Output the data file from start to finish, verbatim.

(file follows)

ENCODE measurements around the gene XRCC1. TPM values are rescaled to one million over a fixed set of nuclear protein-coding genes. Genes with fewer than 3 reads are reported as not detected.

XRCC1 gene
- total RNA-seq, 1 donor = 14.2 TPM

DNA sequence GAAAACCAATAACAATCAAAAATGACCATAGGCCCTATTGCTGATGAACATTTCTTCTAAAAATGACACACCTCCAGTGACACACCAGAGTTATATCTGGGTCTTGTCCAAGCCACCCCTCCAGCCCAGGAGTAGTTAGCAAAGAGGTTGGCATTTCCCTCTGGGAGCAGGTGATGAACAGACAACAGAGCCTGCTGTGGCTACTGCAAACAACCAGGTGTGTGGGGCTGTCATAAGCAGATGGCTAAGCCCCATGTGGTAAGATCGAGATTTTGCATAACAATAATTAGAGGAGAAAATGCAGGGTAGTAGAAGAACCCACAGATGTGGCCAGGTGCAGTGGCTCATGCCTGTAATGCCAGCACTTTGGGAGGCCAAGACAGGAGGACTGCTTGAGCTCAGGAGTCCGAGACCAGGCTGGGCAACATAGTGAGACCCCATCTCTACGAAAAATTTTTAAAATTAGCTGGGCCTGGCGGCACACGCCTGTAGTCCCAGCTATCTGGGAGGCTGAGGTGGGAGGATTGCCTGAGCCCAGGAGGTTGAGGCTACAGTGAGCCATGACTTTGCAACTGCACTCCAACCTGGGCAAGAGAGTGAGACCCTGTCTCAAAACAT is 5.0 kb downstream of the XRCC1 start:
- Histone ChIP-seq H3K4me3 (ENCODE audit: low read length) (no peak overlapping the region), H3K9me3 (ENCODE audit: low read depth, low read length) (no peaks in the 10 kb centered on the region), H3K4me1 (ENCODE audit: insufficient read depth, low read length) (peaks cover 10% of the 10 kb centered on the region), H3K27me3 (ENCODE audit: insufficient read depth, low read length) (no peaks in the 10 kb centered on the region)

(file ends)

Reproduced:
ENCODE measurements around the gene XRCC1. TPM values are rescaled to one million over a fixed set of nuclear protein-coding genes. Genes with fewer than 3 reads are reported as not detected.

XRCC1 gene
- total RNA-seq, 1 donor = 14.2 TPM

DNA sequence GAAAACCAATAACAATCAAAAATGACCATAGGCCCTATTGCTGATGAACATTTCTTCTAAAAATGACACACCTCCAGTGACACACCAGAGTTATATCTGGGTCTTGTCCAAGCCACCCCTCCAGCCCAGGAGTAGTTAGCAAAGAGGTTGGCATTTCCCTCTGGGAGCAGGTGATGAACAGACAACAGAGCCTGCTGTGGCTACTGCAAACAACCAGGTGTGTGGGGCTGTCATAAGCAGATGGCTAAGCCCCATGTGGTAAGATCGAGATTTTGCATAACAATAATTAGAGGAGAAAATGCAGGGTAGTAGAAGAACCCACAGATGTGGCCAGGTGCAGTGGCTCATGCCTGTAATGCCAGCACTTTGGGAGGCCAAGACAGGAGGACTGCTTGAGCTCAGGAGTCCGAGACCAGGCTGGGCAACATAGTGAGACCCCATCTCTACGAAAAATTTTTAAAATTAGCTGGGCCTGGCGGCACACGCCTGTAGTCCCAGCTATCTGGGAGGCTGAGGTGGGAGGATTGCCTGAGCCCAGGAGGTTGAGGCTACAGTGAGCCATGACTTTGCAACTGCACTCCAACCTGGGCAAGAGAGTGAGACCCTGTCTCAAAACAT is 5.0 kb downstream of the XRCC1 start:
- Histone ChIP-seq H3K4me3 (ENCODE audit: low read length) (no peak overlapping the region), H3K9me3 (ENCODE audit: low read depth, low read length) (no peaks in the 10 kb centered on the region), H3K4me1 (ENCODE audit: insufficient read depth, low read length) (peaks cover 10% of the 10 kb centered on the region), H3K27me3 (ENCODE audit: insufficient read depth, low read length) (no peaks in the 10 kb centered on the region)